"Tin toys were another means by which one could render objects in 3D. Tin imposed a stylized look of its own. This Barney Google windup toy is a good example of that principal. The Image is transformed and enhanced by the limitations of the tin medium to, perhaps unintentionally, achieve a stylized elegance. To see this toy as a stunning sculpture, visualize it twelve feet tall.
1930s Toys: Materials and Worksmanship
"Throughout the first quarter of the 20th century, Germany was to the toy industry what Hong Kong is today. Then, in the early 1930s, Japan stepped onto the stage, and with them came a new material, celluloid. Suddenly, there was a cheaper, lighter means to render images in 3D. 

This skating Mickey is an excellent example of the beauty and perfection that celluloid could achieve.

1930s Toys: Materials and Worksmanship

"Although, this new material could render almost any image with newfound fidelity, it also developed a look and language of its own that was totally unique, and highly Geometric. Celluloid was also Depression friendly. Unlike toys made of wood, bisque and cast iron, toys made of celluloid were lightweight and cheap.
1930s Toys: Materials and Worksmanship "After the Second World War, celluloid which was extremely flammable was deemed illegal, and overnight replaced by the ever-growing list of modern plastics we know today.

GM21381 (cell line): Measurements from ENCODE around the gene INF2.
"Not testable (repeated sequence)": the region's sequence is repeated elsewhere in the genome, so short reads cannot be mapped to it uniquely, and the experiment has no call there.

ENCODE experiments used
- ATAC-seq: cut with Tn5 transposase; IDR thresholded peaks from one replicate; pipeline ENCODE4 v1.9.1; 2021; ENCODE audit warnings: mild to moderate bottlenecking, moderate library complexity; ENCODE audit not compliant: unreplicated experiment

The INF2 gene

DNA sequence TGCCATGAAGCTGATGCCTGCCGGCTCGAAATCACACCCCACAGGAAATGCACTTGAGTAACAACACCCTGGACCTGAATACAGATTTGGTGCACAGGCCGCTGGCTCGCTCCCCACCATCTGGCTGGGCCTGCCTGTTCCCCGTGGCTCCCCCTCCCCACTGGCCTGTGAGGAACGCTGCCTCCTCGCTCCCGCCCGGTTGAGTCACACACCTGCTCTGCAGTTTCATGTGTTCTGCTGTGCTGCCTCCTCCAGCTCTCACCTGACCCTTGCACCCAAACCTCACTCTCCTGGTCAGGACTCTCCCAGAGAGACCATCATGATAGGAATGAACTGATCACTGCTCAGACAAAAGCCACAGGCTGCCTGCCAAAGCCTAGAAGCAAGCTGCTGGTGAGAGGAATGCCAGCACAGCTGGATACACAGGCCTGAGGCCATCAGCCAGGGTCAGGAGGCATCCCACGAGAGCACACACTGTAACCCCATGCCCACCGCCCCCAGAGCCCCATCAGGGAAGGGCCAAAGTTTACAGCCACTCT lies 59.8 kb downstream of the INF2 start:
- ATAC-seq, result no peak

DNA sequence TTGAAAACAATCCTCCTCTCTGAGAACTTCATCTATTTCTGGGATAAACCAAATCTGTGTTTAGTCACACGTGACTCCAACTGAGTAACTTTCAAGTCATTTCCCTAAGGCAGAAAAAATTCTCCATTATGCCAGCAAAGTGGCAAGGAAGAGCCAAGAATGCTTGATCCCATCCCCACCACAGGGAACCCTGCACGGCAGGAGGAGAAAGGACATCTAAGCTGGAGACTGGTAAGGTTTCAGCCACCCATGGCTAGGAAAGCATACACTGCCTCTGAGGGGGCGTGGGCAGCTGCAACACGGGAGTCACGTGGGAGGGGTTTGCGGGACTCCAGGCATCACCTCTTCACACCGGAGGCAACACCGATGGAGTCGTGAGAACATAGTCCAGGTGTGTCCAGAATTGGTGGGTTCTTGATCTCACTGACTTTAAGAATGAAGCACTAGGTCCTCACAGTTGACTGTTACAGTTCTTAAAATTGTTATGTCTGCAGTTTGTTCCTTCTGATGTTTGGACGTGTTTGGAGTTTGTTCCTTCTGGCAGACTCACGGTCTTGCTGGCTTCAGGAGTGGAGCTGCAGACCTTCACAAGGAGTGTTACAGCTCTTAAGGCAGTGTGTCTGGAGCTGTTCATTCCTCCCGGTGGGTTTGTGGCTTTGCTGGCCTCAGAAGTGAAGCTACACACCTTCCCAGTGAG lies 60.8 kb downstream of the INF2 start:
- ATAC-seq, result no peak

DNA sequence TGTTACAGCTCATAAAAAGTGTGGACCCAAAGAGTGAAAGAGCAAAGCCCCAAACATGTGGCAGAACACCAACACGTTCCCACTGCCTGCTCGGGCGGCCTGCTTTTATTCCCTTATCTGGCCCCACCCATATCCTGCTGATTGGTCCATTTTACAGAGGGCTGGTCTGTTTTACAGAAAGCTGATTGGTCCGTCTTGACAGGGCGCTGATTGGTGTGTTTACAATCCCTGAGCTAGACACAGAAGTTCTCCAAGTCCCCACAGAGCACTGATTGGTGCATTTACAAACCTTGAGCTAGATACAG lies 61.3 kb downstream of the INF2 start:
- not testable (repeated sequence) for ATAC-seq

"Throughout these years, toys were also made in the USA. Early in the 1930s, new materials were introduced here. Dolls might now be made of rubber and also of a paste like material, called composition. Each of these new materials enabled a unique look that altered the appearance of the original subject matter, in some instances for the better. 

"In my humble opinion, the entire series of composition and wood jointed dolls, created by doll maker, Joseph Callus were always exquisite sculptures. The restrictions of this medium lent a new dimension to the comic characters it portrayed.
1930s Toys: Materials and Worksmanship "Here is an exquisite pair of composition jointed dolls by Joseph Callus. They represent Betty Boop and her then boyfriend Bimbo, at the peak of their refinement. This particular Betty Boop doll was originally owned by Max Fleisher.

"The Second World War put an end to these visually exciting playthings. And after the war, toys were never quite the same, or quite as great. Wartime toys were often awful, mostly made of paper. And what few toys there were, were made entirely in the USA.